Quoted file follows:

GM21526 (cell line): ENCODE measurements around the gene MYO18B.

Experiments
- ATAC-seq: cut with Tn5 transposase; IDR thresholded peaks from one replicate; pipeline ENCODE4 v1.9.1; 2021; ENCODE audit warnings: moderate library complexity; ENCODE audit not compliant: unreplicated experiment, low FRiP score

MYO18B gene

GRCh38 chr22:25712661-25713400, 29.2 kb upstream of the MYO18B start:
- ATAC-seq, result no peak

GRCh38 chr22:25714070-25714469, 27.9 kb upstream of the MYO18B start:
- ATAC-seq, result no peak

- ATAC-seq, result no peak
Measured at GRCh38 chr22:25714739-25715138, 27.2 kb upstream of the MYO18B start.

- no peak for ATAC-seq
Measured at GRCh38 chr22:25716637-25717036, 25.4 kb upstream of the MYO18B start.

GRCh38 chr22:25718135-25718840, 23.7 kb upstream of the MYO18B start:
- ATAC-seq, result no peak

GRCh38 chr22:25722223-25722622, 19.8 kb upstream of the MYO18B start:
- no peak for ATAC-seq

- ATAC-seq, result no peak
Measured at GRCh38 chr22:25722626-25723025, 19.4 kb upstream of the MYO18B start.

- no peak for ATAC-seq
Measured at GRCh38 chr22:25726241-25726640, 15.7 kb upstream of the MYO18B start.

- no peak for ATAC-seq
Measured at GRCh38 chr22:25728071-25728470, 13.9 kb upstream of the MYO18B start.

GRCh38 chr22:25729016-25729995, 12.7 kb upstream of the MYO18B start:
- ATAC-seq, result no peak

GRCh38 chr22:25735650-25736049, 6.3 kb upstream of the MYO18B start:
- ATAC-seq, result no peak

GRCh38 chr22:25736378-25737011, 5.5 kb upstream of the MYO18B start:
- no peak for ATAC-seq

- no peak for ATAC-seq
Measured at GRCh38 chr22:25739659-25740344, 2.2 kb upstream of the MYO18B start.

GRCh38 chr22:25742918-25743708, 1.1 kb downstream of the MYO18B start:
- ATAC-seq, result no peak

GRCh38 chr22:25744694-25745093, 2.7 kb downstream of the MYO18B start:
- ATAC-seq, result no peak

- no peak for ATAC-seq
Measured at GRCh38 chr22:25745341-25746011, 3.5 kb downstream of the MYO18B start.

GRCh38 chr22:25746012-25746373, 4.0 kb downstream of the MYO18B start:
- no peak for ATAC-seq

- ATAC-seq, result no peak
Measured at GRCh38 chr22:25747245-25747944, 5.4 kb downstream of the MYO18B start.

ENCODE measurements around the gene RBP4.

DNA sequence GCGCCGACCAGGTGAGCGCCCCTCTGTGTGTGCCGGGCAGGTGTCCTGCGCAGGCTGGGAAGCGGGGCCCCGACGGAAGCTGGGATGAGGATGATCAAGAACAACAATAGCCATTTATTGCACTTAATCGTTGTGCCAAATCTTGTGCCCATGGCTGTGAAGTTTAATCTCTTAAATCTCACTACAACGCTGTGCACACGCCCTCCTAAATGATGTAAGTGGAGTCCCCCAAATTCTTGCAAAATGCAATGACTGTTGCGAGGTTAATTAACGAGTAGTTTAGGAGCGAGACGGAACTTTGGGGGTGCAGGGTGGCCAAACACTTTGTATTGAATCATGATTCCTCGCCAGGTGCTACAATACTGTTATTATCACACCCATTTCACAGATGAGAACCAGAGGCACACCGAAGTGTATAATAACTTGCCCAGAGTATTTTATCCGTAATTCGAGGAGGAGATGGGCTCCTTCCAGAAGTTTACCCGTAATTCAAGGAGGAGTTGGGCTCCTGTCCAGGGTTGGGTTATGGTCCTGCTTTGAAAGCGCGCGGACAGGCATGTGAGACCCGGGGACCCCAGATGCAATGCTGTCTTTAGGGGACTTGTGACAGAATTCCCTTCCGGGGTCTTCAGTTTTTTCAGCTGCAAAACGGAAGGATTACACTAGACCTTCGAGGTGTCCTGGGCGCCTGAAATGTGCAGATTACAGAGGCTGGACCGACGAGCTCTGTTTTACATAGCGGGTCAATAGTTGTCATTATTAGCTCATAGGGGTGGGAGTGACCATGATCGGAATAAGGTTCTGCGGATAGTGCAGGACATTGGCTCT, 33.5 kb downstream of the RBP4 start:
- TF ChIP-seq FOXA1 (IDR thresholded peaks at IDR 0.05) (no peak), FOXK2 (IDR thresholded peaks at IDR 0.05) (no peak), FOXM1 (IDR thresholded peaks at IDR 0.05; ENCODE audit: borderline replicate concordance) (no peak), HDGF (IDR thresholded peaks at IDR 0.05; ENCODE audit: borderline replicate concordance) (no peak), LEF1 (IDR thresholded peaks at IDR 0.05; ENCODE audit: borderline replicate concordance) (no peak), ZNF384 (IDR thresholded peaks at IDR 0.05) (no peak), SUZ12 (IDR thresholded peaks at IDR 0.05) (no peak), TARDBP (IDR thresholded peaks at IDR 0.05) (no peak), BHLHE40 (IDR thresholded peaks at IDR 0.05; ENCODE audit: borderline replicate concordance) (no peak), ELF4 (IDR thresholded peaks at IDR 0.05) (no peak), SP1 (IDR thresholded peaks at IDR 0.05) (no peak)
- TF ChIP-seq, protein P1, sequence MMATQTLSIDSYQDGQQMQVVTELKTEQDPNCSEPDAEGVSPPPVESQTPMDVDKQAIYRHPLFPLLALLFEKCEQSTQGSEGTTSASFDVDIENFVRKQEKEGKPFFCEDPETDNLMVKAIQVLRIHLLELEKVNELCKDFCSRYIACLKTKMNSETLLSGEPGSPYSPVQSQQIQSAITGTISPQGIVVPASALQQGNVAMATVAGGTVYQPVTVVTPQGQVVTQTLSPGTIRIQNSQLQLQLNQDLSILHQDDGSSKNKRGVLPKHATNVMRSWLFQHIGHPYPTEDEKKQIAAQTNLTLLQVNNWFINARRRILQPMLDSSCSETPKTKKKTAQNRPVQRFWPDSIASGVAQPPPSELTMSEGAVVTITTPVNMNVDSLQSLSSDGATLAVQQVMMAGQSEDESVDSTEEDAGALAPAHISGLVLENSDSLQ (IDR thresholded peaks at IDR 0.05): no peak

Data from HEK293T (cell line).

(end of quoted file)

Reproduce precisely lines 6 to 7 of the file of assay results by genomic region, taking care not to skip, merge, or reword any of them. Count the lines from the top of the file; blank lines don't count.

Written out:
- ATAC-seq, result no peak

GRCh38 chr22:25714070-25714469, 27.9 kb upstream of the MYO18B start: